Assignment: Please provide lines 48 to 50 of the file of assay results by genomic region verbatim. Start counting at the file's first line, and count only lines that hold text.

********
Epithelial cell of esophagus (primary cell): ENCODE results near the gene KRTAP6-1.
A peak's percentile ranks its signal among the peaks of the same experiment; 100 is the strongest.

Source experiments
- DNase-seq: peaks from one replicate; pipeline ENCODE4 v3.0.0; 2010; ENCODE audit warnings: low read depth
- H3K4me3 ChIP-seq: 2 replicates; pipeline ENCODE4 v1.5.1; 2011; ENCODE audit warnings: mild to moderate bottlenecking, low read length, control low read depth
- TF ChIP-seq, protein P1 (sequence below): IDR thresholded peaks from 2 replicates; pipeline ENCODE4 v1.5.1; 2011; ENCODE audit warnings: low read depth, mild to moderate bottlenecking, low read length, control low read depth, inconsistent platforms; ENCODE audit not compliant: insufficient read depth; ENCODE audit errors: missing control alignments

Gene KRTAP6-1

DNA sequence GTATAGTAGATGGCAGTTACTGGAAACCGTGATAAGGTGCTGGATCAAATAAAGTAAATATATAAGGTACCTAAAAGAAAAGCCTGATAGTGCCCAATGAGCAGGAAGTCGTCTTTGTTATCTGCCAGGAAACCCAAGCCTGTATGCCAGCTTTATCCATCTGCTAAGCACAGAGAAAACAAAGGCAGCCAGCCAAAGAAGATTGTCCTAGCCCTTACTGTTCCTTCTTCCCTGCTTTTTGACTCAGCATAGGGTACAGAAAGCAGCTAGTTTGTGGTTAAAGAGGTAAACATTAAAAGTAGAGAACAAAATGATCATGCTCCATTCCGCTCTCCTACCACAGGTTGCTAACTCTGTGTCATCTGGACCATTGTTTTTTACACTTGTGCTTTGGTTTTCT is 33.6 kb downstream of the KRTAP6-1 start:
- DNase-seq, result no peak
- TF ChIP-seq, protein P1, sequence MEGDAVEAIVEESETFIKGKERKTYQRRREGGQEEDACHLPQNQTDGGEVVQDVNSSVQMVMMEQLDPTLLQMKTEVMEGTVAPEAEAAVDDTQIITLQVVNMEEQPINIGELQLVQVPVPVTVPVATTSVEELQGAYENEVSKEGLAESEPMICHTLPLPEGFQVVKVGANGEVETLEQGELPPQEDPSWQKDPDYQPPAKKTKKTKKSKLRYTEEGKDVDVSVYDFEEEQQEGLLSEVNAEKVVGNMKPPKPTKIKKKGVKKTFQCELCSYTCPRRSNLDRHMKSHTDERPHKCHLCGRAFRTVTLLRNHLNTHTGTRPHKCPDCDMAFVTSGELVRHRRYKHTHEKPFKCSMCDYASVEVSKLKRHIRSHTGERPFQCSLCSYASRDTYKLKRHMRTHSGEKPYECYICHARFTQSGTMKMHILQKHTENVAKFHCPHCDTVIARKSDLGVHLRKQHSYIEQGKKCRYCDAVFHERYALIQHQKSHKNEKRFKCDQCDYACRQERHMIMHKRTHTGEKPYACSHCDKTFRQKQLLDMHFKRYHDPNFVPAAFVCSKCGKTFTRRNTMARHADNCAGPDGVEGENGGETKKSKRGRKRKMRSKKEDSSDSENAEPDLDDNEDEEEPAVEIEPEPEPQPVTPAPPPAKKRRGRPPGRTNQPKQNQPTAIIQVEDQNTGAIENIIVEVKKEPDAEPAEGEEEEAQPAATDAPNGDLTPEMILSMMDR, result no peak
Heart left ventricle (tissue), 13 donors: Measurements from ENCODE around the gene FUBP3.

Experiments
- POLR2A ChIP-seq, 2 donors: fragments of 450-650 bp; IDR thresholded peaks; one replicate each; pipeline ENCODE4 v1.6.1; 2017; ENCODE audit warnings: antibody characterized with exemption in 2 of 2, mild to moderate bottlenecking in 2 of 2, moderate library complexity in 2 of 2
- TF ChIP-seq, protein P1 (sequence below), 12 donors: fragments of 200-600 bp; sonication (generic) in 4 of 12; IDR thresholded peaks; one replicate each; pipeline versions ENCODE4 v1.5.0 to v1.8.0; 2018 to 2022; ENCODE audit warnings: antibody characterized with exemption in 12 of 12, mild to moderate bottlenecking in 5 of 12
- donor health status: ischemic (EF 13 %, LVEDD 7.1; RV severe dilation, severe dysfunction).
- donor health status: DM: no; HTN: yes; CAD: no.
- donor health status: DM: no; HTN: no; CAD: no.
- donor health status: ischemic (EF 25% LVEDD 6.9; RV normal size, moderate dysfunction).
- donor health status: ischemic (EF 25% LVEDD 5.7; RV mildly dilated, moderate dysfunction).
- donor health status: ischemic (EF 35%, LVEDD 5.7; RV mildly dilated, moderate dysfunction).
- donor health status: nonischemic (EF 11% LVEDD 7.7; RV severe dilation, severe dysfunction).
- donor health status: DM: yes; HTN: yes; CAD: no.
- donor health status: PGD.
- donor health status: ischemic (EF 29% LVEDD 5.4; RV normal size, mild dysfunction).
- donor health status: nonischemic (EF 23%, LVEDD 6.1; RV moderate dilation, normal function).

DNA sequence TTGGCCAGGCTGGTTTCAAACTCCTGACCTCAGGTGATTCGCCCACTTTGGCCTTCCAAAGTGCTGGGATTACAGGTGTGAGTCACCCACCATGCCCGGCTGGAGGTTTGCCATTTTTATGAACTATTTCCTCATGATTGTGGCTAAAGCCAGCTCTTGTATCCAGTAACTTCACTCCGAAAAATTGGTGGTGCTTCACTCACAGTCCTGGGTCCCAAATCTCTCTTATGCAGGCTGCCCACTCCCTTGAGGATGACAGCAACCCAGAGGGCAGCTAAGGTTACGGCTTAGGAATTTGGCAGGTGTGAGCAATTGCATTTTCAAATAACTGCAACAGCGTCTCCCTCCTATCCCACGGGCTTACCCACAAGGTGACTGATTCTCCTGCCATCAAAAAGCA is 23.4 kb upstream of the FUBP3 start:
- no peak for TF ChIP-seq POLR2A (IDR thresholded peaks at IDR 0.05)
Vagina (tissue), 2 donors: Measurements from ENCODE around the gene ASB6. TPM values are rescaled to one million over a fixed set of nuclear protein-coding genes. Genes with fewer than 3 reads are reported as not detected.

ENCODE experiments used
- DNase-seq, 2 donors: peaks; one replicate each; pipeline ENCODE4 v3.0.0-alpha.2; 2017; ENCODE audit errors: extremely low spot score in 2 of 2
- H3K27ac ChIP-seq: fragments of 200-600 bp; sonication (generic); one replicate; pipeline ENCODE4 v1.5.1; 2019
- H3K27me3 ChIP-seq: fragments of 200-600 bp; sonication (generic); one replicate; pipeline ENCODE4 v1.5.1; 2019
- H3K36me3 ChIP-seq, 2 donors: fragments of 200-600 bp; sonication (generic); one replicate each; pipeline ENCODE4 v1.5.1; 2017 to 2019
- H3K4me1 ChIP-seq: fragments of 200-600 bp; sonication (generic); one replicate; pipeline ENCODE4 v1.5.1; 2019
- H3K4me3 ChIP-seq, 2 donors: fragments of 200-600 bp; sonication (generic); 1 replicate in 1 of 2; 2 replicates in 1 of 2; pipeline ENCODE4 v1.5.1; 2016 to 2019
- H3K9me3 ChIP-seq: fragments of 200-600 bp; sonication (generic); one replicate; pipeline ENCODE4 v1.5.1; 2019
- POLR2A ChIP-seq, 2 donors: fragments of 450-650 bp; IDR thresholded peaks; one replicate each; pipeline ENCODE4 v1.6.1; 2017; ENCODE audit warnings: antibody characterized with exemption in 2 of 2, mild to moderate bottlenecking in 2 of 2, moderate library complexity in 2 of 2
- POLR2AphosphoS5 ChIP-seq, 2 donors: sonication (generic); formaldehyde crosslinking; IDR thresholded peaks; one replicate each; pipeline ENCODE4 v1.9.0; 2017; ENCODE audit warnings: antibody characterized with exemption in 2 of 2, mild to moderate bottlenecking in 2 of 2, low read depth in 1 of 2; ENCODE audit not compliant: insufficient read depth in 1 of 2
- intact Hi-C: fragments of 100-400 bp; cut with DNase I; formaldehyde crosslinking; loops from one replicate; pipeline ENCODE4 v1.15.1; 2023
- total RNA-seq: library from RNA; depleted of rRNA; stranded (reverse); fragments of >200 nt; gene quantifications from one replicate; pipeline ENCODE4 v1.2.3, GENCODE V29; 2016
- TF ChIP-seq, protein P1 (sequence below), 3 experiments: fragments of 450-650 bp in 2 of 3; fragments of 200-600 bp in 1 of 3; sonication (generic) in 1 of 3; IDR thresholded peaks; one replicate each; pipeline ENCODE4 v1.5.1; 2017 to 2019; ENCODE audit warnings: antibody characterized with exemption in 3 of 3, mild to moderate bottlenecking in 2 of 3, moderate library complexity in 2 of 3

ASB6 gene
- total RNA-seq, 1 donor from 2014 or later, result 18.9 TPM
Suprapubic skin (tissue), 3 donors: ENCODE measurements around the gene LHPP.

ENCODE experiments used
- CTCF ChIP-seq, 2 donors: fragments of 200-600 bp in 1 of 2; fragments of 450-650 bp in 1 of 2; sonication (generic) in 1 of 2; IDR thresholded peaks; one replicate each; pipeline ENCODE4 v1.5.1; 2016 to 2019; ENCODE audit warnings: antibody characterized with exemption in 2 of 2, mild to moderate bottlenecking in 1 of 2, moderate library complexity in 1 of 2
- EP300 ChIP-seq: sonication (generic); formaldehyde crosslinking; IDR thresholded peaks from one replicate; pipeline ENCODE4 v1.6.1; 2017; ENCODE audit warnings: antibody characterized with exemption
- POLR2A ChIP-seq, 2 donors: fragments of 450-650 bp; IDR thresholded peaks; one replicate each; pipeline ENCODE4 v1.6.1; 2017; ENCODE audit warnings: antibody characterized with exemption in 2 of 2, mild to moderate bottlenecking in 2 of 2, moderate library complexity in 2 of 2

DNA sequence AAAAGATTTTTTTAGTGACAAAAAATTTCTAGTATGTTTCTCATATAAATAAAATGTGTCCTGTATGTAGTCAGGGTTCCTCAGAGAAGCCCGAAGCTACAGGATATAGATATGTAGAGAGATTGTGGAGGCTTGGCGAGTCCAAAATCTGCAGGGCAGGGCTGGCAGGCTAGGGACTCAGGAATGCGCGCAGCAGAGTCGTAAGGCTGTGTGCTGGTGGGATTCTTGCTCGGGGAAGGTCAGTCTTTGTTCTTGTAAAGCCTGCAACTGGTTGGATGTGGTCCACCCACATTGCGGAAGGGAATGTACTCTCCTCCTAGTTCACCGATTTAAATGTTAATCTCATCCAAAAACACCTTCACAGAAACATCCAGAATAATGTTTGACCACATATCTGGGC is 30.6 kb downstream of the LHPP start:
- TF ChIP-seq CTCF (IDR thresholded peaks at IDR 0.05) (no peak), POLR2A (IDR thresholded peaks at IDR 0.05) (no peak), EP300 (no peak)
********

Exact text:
- POLR2A ChIP-seq, 2 donors: fragments of 450-650 bp; IDR thresholded peaks; one replicate each; pipeline ENCODE4 v1.6.1; 2017; ENCODE audit warnings: antibody characterized with exemption in 2 of 2, mild to moderate bottlenecking in 2 of 2, moderate library complexity in 2 of 2

DNA sequence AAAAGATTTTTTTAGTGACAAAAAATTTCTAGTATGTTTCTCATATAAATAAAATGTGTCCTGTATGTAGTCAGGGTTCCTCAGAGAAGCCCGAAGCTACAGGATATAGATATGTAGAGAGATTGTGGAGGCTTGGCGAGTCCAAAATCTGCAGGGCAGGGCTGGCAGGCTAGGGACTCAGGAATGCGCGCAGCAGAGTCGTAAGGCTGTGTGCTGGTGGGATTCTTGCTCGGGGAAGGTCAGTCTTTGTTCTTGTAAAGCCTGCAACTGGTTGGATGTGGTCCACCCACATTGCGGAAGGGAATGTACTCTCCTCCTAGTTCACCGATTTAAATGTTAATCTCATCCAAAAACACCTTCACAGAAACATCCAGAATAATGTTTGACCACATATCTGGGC is 30.6 kb downstream of the LHPP start:
- TF ChIP-seq CTCF (IDR thresholded peaks at IDR 0.05) (no peak), POLR2A (IDR thresholded peaks at IDR 0.05) (no peak), EP300 (no peak)